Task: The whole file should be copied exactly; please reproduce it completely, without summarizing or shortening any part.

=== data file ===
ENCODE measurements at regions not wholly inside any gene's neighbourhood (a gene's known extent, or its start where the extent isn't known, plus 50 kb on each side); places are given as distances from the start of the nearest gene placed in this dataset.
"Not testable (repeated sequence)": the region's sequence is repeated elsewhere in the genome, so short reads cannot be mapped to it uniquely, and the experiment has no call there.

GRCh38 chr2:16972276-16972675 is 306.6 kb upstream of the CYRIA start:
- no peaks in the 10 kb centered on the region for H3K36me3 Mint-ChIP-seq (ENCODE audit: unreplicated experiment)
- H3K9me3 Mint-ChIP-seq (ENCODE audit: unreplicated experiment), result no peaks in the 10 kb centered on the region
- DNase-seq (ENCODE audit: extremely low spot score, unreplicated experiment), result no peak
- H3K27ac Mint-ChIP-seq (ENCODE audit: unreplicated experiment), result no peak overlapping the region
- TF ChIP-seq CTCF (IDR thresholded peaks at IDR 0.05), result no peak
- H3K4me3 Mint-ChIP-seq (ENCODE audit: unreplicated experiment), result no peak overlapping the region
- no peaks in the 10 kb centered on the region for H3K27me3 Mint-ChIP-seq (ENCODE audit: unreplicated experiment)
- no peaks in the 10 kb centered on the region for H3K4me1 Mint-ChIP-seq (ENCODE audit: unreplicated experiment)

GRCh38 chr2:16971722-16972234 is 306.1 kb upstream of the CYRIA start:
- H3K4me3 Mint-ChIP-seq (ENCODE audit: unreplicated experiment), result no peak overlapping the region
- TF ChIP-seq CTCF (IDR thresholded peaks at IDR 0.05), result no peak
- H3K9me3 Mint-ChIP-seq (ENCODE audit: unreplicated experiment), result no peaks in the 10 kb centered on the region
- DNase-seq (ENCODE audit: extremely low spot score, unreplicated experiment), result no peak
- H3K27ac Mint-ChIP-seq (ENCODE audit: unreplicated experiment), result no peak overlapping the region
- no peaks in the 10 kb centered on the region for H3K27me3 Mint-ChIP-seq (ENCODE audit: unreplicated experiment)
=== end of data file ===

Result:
ENCODE measurements at regions not wholly inside any gene's neighbourhood (a gene's known extent, or its start where the extent isn't known, plus 50 kb on each side); places are given as distances from the start of the nearest gene placed in this dataset.
"Not testable (repeated sequence)": the region's sequence is repeated elsewhere in the genome, so short reads cannot be mapped to it uniquely, and the experiment has no call there.

GRCh38 chr2:16972276-16972675 is 306.6 kb upstream of the CYRIA start:
- no peaks in the 10 kb centered on the region for H3K36me3 Mint-ChIP-seq (ENCODE audit: unreplicated experiment)
- H3K9me3 Mint-ChIP-seq (ENCODE audit: unreplicated experiment), result no peaks in the 10 kb centered on the region
- DNase-seq (ENCODE audit: extremely low spot score, unreplicated experiment), result no peak
- H3K27ac Mint-ChIP-seq (ENCODE audit: unreplicated experiment), result no peak overlapping the region
- TF ChIP-seq CTCF (IDR thresholded peaks at IDR 0.05), result no peak
- H3K4me3 Mint-ChIP-seq (ENCODE audit: unreplicated experiment), result no peak overlapping the region
- no peaks in the 10 kb centered on the region for H3K27me3 Mint-ChIP-seq (ENCODE audit: unreplicated experiment)
- no peaks in the 10 kb centered on the region for H3K4me1 Mint-ChIP-seq (ENCODE audit: unreplicated experiment)

GRCh38 chr2:16971722-16972234 is 306.1 kb upstream of the CYRIA start:
- H3K4me3 Mint-ChIP-seq (ENCODE audit: unreplicated experiment), result no peak overlapping the region
- TF ChIP-seq CTCF (IDR thresholded peaks at IDR 0.05), result no peak
- H3K9me3 Mint-ChIP-seq (ENCODE audit: unreplicated experiment), result no peaks in the 10 kb centered on the region
- DNase-seq (ENCODE audit: extremely low spot score, unreplicated experiment), result no peak
- H3K27ac Mint-ChIP-seq (ENCODE audit: unreplicated experiment), result no peak overlapping the region
- no peaks in the 10 kb centered on the region for H3K27me3 Mint-ChIP-seq (ENCODE audit: unreplicated experiment)